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To evaluate and develop an image-guided radiotherapy (IGRT) protocol for the effective treatment of prostate and pelvic lymph nodes.
Methods and materials
This study comprised of nine patients receiving radiotherapy for node negative prostate cancer, who had a pair of planar kV images taken for 37 treatment fractions. The positioning accuracy for both implanted fiducial markers and pelvic bony anatomy (surrogate for pelvic node position) was calculated using random and systematic errors. Appropriate margins were also determined. All patients followed a strict bladder and bowel protocol before computed tomography planning and treatment.
In total, 292 sets of images were used for fiducial marker and pelvic bone registration. A discrepancy of >5 mm between the fiducial markers and the anatomical pelvic bone was seen in 4% of treatment sessions. The maximum displacement observed between the fiducial match and the bone match was 7, 10 and 4 mm in the A/P (anterior/posterior), S/I (superior/inferior) and R/L (right/left) directions, respectively.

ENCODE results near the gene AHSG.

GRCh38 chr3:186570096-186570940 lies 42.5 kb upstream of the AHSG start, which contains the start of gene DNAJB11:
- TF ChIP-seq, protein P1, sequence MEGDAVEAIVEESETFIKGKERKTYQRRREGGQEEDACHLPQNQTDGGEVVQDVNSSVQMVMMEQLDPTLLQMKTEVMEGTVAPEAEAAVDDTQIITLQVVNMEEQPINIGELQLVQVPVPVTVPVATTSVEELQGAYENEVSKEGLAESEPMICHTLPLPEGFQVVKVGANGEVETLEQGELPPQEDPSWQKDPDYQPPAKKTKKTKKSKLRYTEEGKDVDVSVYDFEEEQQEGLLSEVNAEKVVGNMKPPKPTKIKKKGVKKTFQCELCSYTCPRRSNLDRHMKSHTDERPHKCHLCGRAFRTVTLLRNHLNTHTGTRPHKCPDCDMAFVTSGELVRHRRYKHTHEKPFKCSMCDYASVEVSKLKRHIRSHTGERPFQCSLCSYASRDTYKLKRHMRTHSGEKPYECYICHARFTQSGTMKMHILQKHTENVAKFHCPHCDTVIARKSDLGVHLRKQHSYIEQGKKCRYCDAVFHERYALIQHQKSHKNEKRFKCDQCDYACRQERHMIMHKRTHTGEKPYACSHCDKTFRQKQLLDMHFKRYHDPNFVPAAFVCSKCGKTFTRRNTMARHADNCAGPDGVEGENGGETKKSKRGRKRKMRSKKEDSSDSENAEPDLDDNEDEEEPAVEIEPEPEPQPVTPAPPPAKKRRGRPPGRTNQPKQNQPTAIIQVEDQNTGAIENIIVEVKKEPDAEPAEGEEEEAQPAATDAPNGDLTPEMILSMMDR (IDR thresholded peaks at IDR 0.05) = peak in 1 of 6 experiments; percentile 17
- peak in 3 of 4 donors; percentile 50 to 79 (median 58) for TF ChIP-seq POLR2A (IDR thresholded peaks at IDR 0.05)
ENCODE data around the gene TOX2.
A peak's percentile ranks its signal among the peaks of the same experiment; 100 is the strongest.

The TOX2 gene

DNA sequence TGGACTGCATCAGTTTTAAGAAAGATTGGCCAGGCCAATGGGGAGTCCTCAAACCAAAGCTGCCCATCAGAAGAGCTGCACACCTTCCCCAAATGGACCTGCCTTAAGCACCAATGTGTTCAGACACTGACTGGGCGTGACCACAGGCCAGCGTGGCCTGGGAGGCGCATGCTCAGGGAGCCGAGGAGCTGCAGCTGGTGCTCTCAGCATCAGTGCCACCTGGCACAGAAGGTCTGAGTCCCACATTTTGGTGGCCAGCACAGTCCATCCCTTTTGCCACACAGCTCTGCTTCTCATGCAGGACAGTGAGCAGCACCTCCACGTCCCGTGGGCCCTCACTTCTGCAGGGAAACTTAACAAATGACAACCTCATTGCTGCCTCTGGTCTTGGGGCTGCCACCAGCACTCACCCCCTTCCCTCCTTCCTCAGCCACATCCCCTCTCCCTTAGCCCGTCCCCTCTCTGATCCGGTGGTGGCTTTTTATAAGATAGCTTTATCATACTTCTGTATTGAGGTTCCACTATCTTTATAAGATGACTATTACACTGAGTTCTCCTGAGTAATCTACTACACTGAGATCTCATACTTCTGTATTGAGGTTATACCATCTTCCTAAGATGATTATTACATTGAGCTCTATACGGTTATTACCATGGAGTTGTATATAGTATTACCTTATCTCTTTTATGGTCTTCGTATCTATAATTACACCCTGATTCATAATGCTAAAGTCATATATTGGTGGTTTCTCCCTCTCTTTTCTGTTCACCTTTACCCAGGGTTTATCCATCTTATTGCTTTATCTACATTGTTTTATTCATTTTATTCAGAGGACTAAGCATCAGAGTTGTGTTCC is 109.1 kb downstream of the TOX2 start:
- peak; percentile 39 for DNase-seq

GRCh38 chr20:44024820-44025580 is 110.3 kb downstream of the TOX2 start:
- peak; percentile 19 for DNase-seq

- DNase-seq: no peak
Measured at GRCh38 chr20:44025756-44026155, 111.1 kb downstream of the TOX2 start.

The margins used in combination with an online IGRT strategy ensure both the fiducial match and the bone match correlate within 5 mm thus allows good coverage of both prostate and nodal target volumes. It is essential that this is combined with a strict bladder and rectal preparation protocol to ensure accuracy and reproducibility.